World and European Number One Rory McIlroy has reacted with pride to the news that he is the only non-Olympian to earn a place on the 12-strong shortlist for this year's BBC Sports Personality of the Year award.
As expected, stars of the London 2012 Olympic and Paralympic Games dominate the list, while five female athletes have made the cut in contrast to last year's controversial all-male shortlist.
McIlroy, who won his second Major title this year and finished top of both the Race to Dubai and US money list, said: "I am delighted to be nominated again for Sports Personality of the Year.
"It is a real honour to be nominated two years in a row. With it being an Olympic year, and with so many outstanding achievements in British sport in 2012, the voting is sure to go right down to the wire."
McIlroy is joined on the shortlist by Nicola Adams, who made history by becoming the first Olympic women's boxing champion when she floored world number one Ren Cancan en route to a memorable points win in London.
Adams told the Press Association: "I didn't expect to be nominated, let along make the short list. There are so many big names on the list, and so many others who didn't make it, that I am just happy to be part of it.
"I have watched Sports Personality of the Year for years and I never once thought I would be part of it. I would have been happy enough with my gold medal. Everything that is happening now is just a bonus."
Katherine Grainger's British rowing team-mates reacted with delight to the news that Grainger, whose double sculls gold medal with Anna Watkins came on the back of three consecutive Olympic silvers, had also made a cut.
In a joint statement they said: "We are very proud that Katherine has made the shortlist, representing not only the rowing team but women in sport. She has given so much to her team and country that it is brilliant she is being recognised in this way."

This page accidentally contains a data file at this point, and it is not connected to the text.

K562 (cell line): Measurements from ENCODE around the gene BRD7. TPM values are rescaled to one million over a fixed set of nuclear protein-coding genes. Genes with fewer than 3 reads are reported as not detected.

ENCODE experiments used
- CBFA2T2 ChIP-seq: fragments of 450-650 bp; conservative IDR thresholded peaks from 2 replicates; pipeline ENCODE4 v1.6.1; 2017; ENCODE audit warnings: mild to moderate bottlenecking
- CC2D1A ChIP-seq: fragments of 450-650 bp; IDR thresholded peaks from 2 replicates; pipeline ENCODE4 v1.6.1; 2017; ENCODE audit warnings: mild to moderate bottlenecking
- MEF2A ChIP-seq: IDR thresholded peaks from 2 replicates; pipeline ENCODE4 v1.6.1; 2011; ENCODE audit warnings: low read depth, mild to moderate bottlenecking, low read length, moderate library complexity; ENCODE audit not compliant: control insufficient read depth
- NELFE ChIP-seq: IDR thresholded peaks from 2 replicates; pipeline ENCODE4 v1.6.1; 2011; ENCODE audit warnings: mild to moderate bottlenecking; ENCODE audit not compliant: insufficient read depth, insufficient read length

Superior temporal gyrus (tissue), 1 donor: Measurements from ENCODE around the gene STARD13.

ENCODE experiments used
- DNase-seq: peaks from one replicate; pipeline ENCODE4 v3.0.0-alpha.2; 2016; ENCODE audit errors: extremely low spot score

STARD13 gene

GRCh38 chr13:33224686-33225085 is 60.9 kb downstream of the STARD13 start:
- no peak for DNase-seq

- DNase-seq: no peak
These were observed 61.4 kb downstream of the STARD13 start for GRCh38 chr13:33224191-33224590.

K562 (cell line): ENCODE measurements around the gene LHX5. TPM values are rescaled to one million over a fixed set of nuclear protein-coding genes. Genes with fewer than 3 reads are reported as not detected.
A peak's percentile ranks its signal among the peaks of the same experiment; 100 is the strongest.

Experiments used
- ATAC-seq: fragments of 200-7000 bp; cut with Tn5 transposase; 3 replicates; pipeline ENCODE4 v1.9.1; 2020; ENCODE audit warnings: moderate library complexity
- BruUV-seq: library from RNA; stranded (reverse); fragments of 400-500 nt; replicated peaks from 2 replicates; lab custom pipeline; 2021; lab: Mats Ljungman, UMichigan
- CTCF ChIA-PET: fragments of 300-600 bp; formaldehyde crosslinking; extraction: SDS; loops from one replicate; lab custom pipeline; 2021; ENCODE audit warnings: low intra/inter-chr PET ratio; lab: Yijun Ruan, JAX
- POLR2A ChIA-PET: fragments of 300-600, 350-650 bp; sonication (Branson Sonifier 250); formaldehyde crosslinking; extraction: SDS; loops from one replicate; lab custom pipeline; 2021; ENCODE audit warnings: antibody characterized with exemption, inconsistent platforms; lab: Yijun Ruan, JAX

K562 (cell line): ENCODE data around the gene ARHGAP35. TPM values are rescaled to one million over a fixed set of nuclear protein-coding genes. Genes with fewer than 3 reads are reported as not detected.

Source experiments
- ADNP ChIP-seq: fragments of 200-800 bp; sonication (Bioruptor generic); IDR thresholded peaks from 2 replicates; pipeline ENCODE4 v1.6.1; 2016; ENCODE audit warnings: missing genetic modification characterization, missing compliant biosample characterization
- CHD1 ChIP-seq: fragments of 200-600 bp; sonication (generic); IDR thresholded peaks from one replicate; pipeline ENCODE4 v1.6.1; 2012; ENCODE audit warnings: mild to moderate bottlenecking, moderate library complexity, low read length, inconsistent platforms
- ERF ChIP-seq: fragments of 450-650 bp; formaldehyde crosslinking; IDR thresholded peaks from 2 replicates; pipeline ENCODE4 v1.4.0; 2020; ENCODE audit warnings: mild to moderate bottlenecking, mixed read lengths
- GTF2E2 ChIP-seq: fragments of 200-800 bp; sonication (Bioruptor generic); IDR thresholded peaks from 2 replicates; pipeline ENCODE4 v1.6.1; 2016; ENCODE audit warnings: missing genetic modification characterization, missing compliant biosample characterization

Cyclist Bradley Wiggins is the bookmakers' odds-on favourite after his historic triumph in the Tour de France and gold in the Olympic time trial, ahead of Mo Farah, double gold medallist in the 5,000metres and 10,000m.
Andy Murray, who became the first British man to win a Grand Slam singles title for 76 years when he triumphed in the US Open and also won an Olympic gold for good measure, is ranked third favourite with the bookies just ahead of Olympic heptathlon champion Jessica Ennis.
David Weir is one of three Paralympians on the list, the four-time London gold medallist joined by another four-time London Paralympic champion, cyclist Sarah Storey, and swimmer Ellie Simmonds
Barbara Slater, the director of BBC Sport who chaired the shortlisting panel, admitted that having to leave out so many big names had been painful.
Slater said in a BBC blog: "We had already extended the shortlist for the main award this year from 10 to 12, but at times we all wished it was nearer 15 or 20.
"It was very difficult to leave off Olympians and Paralympians of the calibre of Charlotte Dujardin, Alistair Brownlee, Jade Jones, Sophie Christiansen, Laura Trott, Jonnie Peacock, Jason Kenny and Victoria Pendleton, to name just a few."
The expert panel included national newspaper sports editors and three former award nominees, Sir Steve Redgrave, Baroness Tanni Grey-Thompson and Denise Lewis.
The panel also selected the winners of the coach of the year, team of the year and overseas personality.
The main award will be chosen by public vote and announced at the Sports Personality of the Year show from London's ExCeL centre on December 16.
Shortlist (in alphabetical order): Nicola Adams (Olympic boxing), Ben Ainslie (Olympic sailing), Jessica Ennis (Olympic heptathlon), Mo Farah (Olympic 5,000m and 10,000m), Katherine Grainger (Olympic rowing), Sir Chris Hoy (Olympic cycling), Rory McIlroy (world number one golfer and USPGA champion), Andy Murray (Olympic tennis and US Open champion), Ellie Simmonds (Paralympic swimming), Sarah Storey (Paralympic cycling), David Weir (Paralympic wheelchair athlete), Bradley Wiggins (Olympic cycling and Tour de France winner).